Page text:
For the last few years whenever I've given a talk about e-sports, I led with this video. When I first saw it back in 2011 I was struck by how evocatively it captured the scene, especially spectatorship. The cheering, the edge-of-your-seat feel, the public performance and passion, even the interplay between audience and competitors - I love how it conveys something powerful about e-sports fandom and spectatorship.
While on-site tournaments continue to flourish, other outlets are emerging for e-sports enthusiasts to watch competitive gaming. In the same way the internet extended gaming into networked play, it’s now fostering distributed online audiences. In the past fans had to do things like track down replay files or share videos. It could be tough to find stuff and was a pretty insider activity. No longer. With the live-streaming boom being developed by outlets such as Twitch.tv, avid fans can now spectate hours everyday. E-sports spectatorship is sitting right in the midst of a media shift where online streaming and “second screens” are becoming more common.
As I write this post, I have a live-stream channel of a tournament going in another window. I, along with 56,000 other people, am watching top Starcraft2 players go head-to-head in real-time (the winter championship of this tournament garnered 2.6 million online viewers over a weekend). Alongside the video is a chat window with other viewers talking about the match. Some are gathered in bars (dubbed “barcrafts”) watching these feeds together. While weekends are prime tournament time, everyday you can watch gamers of all levels playing and regularly chatting with their audiences live. That’s the stuff that puts some real teeth in the often tepid “social TV” tagline.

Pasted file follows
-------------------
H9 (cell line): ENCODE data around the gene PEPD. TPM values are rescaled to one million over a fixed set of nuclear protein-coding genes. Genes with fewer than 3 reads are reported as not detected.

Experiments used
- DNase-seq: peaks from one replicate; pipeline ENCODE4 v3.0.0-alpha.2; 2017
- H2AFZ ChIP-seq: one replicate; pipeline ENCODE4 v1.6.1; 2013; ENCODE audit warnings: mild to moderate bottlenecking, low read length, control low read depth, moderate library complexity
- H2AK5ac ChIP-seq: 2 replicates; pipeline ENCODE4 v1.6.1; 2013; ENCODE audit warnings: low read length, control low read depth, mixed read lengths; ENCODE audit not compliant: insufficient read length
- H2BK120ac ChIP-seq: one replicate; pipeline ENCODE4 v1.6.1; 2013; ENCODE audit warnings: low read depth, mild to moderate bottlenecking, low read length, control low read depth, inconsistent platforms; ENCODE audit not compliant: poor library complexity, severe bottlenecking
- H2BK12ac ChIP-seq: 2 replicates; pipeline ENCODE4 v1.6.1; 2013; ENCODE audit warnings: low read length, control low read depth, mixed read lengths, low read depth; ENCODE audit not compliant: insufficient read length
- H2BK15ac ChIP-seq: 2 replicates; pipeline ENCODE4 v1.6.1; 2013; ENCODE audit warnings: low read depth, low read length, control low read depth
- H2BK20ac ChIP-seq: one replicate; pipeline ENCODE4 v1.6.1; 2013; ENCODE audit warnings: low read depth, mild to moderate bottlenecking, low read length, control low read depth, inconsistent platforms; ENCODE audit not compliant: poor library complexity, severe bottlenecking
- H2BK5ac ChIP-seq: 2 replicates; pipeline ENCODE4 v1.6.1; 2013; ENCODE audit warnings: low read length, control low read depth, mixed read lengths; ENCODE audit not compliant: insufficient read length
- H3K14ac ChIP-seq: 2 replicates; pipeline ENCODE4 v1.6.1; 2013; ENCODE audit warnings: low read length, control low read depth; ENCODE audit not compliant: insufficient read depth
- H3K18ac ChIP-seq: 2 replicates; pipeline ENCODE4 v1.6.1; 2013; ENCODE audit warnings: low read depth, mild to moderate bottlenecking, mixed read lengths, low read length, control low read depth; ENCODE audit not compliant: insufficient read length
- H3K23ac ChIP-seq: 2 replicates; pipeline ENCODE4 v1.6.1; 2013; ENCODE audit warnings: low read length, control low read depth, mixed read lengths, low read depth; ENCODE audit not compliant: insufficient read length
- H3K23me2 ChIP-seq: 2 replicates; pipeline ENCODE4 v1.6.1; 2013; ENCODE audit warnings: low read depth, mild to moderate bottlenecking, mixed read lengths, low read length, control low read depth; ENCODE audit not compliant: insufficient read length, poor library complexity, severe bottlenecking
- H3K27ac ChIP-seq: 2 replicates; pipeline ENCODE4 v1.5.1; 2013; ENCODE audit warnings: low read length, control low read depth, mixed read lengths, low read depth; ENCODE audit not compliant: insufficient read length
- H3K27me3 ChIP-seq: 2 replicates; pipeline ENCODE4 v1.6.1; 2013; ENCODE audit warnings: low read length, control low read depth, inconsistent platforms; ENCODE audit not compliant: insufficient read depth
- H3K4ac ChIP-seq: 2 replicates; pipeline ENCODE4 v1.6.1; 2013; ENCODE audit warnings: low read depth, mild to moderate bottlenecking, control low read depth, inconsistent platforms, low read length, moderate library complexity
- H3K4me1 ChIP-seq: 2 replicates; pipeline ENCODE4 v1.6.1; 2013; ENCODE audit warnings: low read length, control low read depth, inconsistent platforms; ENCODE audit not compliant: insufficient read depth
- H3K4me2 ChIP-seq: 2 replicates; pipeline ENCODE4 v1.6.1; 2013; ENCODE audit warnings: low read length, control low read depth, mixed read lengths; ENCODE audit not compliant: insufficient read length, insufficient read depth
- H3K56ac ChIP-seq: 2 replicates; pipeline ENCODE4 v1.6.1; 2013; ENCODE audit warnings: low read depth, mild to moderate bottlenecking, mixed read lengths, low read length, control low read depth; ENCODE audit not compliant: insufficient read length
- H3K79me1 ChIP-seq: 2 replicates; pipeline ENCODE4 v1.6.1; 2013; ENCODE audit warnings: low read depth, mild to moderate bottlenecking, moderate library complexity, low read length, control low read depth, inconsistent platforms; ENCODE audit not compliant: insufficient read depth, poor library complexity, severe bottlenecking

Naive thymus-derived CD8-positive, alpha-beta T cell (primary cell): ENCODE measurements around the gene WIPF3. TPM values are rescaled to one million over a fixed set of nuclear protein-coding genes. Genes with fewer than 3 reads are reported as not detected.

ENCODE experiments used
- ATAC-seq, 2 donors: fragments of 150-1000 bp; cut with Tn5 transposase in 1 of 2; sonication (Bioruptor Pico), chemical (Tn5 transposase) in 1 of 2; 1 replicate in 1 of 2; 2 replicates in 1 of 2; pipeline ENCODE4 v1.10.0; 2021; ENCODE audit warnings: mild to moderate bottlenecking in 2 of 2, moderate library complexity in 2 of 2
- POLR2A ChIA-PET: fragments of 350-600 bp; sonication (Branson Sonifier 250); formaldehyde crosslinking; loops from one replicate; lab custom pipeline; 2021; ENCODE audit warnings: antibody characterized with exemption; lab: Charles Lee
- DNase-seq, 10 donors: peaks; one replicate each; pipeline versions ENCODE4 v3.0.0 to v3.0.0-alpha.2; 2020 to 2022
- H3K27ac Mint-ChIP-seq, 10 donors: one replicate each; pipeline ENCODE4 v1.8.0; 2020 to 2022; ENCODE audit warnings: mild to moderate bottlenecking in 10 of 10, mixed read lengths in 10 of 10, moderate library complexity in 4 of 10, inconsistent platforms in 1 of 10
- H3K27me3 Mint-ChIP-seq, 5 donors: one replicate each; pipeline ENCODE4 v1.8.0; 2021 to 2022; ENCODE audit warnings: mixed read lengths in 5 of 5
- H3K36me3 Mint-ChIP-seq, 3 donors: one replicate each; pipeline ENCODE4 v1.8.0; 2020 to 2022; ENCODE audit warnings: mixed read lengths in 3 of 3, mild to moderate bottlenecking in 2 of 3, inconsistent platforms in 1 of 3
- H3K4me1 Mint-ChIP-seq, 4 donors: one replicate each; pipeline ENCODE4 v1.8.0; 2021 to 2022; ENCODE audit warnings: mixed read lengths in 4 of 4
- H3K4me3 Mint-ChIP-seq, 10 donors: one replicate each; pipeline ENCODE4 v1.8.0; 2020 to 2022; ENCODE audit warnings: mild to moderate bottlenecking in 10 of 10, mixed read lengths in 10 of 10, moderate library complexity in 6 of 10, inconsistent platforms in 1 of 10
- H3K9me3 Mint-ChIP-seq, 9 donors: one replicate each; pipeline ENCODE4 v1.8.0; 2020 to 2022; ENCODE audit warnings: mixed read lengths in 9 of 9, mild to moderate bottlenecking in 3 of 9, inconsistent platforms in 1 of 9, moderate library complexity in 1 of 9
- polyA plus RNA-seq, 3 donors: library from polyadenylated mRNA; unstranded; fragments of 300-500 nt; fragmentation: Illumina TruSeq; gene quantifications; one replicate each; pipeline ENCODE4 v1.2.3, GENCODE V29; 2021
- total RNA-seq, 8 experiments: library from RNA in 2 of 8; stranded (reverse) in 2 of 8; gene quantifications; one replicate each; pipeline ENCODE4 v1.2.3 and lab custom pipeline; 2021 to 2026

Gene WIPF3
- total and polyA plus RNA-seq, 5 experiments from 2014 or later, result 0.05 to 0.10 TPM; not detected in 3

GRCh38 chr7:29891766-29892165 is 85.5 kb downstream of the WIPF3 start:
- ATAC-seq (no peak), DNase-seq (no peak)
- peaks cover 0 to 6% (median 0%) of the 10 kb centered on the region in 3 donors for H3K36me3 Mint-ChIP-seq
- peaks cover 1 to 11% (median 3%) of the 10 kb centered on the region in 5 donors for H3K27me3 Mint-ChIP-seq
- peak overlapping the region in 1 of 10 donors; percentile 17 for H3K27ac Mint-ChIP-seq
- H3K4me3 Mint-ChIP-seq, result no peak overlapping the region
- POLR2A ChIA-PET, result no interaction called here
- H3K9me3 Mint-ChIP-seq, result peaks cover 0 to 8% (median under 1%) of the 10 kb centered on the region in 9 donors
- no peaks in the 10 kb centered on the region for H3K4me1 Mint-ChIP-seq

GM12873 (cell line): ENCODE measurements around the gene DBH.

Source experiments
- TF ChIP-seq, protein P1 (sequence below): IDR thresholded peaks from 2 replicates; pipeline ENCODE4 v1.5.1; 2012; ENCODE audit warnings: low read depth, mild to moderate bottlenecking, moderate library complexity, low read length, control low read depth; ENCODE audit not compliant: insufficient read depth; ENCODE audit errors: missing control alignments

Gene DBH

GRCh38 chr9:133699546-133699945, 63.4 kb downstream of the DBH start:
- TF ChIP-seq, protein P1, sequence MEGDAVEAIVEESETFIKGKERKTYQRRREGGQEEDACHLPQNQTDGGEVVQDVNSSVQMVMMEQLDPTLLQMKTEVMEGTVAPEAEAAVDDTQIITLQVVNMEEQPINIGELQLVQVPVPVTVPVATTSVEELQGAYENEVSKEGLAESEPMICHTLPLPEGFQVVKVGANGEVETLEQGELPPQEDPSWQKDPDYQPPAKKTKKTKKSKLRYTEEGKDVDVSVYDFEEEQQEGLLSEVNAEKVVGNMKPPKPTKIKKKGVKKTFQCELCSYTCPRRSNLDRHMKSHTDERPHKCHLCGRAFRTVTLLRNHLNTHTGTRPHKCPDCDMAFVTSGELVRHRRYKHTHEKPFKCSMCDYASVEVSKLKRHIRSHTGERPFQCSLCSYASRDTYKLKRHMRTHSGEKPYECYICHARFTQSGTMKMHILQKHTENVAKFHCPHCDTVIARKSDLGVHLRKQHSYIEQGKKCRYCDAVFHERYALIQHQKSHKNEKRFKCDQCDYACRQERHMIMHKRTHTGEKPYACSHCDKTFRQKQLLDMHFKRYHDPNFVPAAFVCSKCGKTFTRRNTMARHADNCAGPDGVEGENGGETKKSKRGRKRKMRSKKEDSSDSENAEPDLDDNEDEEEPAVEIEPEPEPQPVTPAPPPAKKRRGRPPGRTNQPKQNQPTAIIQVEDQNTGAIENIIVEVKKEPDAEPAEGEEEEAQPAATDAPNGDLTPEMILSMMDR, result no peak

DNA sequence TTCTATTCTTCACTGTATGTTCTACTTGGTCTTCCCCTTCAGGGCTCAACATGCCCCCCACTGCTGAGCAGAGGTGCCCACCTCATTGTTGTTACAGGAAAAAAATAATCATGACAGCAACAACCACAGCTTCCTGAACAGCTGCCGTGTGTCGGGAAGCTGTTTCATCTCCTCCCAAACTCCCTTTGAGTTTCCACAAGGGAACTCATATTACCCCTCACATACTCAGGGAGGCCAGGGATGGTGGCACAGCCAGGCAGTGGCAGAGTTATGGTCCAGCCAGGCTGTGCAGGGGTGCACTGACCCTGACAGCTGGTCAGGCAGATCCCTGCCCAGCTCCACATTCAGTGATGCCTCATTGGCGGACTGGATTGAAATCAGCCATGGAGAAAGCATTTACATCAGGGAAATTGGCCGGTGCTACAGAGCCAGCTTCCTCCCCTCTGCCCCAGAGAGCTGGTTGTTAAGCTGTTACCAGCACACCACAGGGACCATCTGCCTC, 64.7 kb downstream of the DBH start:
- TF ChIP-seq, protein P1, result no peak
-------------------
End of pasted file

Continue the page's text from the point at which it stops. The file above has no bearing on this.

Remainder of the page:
Serious questions remain though for these new e-sports broadcasts and the future of spectatorship. While easy to get caught up in the excitement of it all, researchers like myself who have an interest in the critical study of gaming (and media more broadly) have a lot to dig into. Key intellectual property issues lurk, debates around what economic models will actually make this viable for all kinds of broadcasters, and what new genre conventions will be sustained are just a few. Access and bandwidth concerns persist. Yet the online audience boom continues. If the last decade has been about the growth of e-sports, the next one will likely be about the rise of spectatorship, offline and on.
I've had the chance to show Twitch.tv to some very seasoned & even cynical media researchers recently, and it has blown minds. Thanks for a cogent overview!
wrangling with tradition
Would love to know more what they think about it amidst those blown minds! Still thinking through how much of my project/next book on this is wading into the heart of traditional media/TV studies...
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